Young left the ministry over its proposal to impose higher tolls on American than on Canadian vessels using the Welland Canal and its decision to set higher rates of duty on semi-processed and manufactured goods imported into Canada through the United States. As a free trader, Young expressed dismay at a policy which was solely an act of retaliation against the United States for its failure to adopt reciprocity.
Young’s resignation also reflected his increasing chagrin over the ministry’s coldness to the Caughnawaga canal. A third reason was probably his sharp disagreement with Hincks. By the summer of 1852, Hincks favoured the Grand Trunk scheme of Thomas Brassey and William Jackson. As a cabinet member, Young was unwilling to accept the Grand Trunk scheme, especially since he himself was associated in an alternate company with Galt, Holton, and David Lewis Macpherson*.
As a member of the assembly Young supported many government measures. He endorsed the bill presented in April 1853 by George Brown and Adam Johnston Fergusson Blair* to abolish rectories, and the June 1854 motion of Joseph Hartman* and Louis-Victor Sicotte* calling for measures to abolish seigneurial tenure and secularize the clergy reserves. But although an “advanced-Liberal” on some questions, Young did not identify himself with the anti-clericalism of the Rouges or the opposition of the Brownites to “Catholic power.” In August 1852 he introduced and piloted through the assembly a bill to establish Collège Sainte-Marie in Montreal.
Young ran for election again in Montreal in 1854 and was careful to present himself as an opponent of the Hincks–Morin ministry, whose reputation had been damaged by revelations of trafficking in securities. He claimed to be running not as a “political man” but as a “mercantile man” interested solely in Montreal’s trade. Again the Conservative Montreal Gazette recommended him as an “honest and straight-forward man.” Young even temporarily muted his views on free trade and the Caughnawaga canal. Along with Luther Holton and Dorion, he was returned for Montreal (now a three-seat constituency) in the Rouge sweep of the city. Although nominally a Rouge, he said little in the assembly except for a few brisk contributions on his favourite subjects of transportation and tariffs.
Not a candidate in 1857, Young strongly supported Holton. It is not clear why he did not contest a seat. Perhaps his own claim that he was less a politician than a businessman can be accepted. He tried to re-enter politics in 1863 but was defeated by Thomas D’Arcy McGee* in Montreal West. After the election Charles John Brydges* and James Ferrier* of the Grand Trunk charged in the Montreal Gazette that Holton, Dorion, and John Sandfield Macdonald had pressured them to support Young. Holton had no doubt that Brydges and Ferrier were the reason for Young’s defeat because “they had powerful connections in contractors and persons doing occasional jobs for them, all of whom again had their circles of influence.”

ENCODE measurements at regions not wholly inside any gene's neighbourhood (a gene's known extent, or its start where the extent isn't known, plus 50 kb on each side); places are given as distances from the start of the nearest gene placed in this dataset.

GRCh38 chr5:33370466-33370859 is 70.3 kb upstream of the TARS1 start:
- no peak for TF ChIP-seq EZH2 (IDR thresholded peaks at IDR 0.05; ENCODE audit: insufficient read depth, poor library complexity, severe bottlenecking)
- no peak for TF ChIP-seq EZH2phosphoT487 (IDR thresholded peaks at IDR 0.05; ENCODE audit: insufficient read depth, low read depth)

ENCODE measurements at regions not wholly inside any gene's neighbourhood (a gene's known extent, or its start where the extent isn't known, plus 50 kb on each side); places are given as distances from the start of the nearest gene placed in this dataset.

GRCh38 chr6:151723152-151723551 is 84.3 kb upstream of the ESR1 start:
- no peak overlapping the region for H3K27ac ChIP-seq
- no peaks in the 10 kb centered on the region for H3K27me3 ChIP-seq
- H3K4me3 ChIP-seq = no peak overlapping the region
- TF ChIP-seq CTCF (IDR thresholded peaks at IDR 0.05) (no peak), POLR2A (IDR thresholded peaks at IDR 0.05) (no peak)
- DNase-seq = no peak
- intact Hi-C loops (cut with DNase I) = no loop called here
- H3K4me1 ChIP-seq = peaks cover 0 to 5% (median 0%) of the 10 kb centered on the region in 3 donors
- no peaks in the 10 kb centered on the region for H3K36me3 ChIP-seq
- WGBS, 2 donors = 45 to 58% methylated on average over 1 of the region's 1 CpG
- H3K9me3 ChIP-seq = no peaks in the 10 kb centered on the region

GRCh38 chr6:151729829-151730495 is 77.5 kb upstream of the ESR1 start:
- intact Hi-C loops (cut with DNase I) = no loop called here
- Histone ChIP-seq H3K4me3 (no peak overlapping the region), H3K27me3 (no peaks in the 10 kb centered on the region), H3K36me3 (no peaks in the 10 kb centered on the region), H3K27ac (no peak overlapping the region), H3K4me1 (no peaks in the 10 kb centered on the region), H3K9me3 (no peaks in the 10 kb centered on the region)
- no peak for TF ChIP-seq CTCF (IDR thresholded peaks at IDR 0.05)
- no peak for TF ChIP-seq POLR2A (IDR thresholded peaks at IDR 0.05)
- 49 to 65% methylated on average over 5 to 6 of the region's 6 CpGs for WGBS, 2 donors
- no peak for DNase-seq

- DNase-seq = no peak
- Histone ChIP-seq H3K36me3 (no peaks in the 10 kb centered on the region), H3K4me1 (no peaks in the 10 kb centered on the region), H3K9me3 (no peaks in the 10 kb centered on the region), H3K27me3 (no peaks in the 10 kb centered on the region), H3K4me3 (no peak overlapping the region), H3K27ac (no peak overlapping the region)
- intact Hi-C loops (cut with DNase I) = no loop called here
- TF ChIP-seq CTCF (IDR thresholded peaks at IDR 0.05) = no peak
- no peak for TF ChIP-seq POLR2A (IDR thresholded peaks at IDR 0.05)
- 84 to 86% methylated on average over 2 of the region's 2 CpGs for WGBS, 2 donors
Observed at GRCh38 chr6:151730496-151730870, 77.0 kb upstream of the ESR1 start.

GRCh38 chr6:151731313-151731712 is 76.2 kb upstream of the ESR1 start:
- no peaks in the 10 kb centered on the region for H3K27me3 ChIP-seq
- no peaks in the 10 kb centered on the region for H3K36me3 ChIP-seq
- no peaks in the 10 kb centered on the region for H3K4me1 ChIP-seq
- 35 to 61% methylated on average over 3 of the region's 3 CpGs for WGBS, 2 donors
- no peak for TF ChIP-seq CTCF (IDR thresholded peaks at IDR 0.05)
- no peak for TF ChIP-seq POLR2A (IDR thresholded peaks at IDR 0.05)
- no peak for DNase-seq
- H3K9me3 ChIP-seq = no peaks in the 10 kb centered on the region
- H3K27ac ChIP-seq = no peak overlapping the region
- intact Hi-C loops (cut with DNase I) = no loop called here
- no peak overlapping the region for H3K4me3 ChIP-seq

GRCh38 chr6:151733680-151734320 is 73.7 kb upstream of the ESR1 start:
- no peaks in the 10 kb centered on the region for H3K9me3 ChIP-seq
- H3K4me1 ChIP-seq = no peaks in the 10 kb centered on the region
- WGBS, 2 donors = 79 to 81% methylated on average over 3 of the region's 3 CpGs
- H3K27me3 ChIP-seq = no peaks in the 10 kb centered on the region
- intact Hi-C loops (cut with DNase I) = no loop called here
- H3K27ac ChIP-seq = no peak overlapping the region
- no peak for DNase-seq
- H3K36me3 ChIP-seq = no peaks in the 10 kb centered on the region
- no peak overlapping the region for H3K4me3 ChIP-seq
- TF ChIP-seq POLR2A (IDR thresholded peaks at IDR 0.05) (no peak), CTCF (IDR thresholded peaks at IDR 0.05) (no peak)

After 1863 Young continued his independent Liberal ways. In 1869 in a speech at Waterloo, Ontario, he attacked confederation and called for greater independence from Britain. Both Hugh Allan and Brydges wrote to John A. Macdonald* in 1869 that Young was in New York promoting the annexation of Canada and obstructing hopes of a commercial treaty with the United States. Again in 1871, Young proclaimed that confederation was only “a transition State,” and although he opposed “political annexation” he called for “commercial annexation.” His proposed Zollverein would include complete freedom in trade between Canada and the United States and in the use of waterways.
This heresy against Montreal Conservative interests was compounded in 1872 when Young supported the Parti National, a Liberal organization attempting to win clerical support for the Liberal party in Quebec. Montreal Conservatives spared no attempt to destroy it. Young acted as a moderate in the Parti National and influenced it to support free trade and a Pacific railway. With its help Young formed part of the Montreal Liberal team that unseated George-Étienne Cartier in Montreal East, and Young himself defeated George Alexander Drummond* in Montreal West in the federal election of 1872. Despite this auspicious beginning Young’s new parliamentary career was lack-lustre and in 1873 he declined to run again.
Probably Young’s most notable achievements were with the Montreal Harbour Commission. Appointed to it in 1850, he became chairman in 1853. The commission was established to supervise wharves and improve the ship channel; its functions overlapped with that of Trinity House, Montreal, which under the Navigation Acts oversaw navigation in the St Lawrence. In 1868 Trinity House was abolished and with strong pressure from Young its functions were assumed by the Montreal Harbour Commission. Young was also largely responsible for the transformation of the commission into the National Harbours Board.